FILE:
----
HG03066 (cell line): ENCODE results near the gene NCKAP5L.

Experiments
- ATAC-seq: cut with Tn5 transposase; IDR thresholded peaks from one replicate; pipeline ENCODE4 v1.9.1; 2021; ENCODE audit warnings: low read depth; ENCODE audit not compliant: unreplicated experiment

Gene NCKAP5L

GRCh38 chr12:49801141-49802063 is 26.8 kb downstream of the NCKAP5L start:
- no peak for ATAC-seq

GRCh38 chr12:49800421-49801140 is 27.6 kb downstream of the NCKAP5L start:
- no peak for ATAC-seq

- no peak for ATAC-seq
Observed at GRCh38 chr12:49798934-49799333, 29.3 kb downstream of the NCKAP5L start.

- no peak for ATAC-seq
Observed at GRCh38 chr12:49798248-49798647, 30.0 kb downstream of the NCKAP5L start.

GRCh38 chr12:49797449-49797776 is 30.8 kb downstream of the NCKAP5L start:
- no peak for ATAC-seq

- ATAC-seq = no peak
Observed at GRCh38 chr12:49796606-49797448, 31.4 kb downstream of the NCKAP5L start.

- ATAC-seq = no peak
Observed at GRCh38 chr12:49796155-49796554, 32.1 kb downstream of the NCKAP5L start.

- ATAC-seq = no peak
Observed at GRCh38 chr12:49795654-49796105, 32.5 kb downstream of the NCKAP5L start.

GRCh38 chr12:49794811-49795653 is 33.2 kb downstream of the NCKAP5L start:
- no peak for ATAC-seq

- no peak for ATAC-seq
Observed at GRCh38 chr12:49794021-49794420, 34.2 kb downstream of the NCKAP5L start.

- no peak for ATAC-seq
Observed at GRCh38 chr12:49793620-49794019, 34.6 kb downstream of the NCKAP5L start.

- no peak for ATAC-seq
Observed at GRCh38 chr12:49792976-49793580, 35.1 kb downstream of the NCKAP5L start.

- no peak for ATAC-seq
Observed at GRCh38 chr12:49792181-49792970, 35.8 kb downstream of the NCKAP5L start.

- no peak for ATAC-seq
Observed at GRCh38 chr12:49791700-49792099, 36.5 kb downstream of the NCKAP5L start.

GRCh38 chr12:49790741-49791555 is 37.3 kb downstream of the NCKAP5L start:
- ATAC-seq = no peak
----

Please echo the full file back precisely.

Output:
HG03066 (cell line): ENCODE results near the gene NCKAP5L.

Experiments
- ATAC-seq: cut with Tn5 transposase; IDR thresholded peaks from one replicate; pipeline ENCODE4 v1.9.1; 2021; ENCODE audit warnings: low read depth; ENCODE audit not compliant: unreplicated experiment

Gene NCKAP5L

GRCh38 chr12:49801141-49802063 is 26.8 kb downstream of the NCKAP5L start:
- no peak for ATAC-seq

GRCh38 chr12:49800421-49801140 is 27.6 kb downstream of the NCKAP5L start:
- no peak for ATAC-seq

- no peak for ATAC-seq
Observed at GRCh38 chr12:49798934-49799333, 29.3 kb downstream of the NCKAP5L start.

- no peak for ATAC-seq
Observed at GRCh38 chr12:49798248-49798647, 30.0 kb downstream of the NCKAP5L start.

GRCh38 chr12:49797449-49797776 is 30.8 kb downstream of the NCKAP5L start:
- no peak for ATAC-seq

- ATAC-seq = no peak
Observed at GRCh38 chr12:49796606-49797448, 31.4 kb downstream of the NCKAP5L start.

- ATAC-seq = no peak
Observed at GRCh38 chr12:49796155-49796554, 32.1 kb downstream of the NCKAP5L start.

- ATAC-seq = no peak
Observed at GRCh38 chr12:49795654-49796105, 32.5 kb downstream of the NCKAP5L start.

GRCh38 chr12:49794811-49795653 is 33.2 kb downstream of the NCKAP5L start:
- no peak for ATAC-seq

- no peak for ATAC-seq
Observed at GRCh38 chr12:49794021-49794420, 34.2 kb downstream of the NCKAP5L start.

- no peak for ATAC-seq
Observed at GRCh38 chr12:49793620-49794019, 34.6 kb downstream of the NCKAP5L start.

- no peak for ATAC-seq
Observed at GRCh38 chr12:49792976-49793580, 35.1 kb downstream of the NCKAP5L start.

- no peak for ATAC-seq
Observed at GRCh38 chr12:49792181-49792970, 35.8 kb downstream of the NCKAP5L start.

- no peak for ATAC-seq
Observed at GRCh38 chr12:49791700-49792099, 36.5 kb downstream of the NCKAP5L start.

GRCh38 chr12:49790741-49791555 is 37.3 kb downstream of the NCKAP5L start:
- ATAC-seq = no peak